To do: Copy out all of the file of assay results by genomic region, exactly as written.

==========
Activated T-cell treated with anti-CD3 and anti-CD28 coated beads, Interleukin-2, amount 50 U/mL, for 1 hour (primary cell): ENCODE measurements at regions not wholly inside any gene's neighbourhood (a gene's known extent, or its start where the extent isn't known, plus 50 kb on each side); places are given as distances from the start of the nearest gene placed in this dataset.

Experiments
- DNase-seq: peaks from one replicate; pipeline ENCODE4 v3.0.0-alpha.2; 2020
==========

Activated T-cell treated with anti-CD3 and anti-CD28 coated beads, Interleukin-2, amount 50 U/mL, for 1 hour (primary cell): ENCODE measurements at regions not wholly inside any gene's neighbourhood (a gene's known extent, or its start where the extent isn't known, plus 50 kb on each side); places are given as distances from the start of the nearest gene placed in this dataset.

Experiments
- DNase-seq: peaks from one replicate; pipeline ENCODE4 v3.0.0-alpha.2; 2020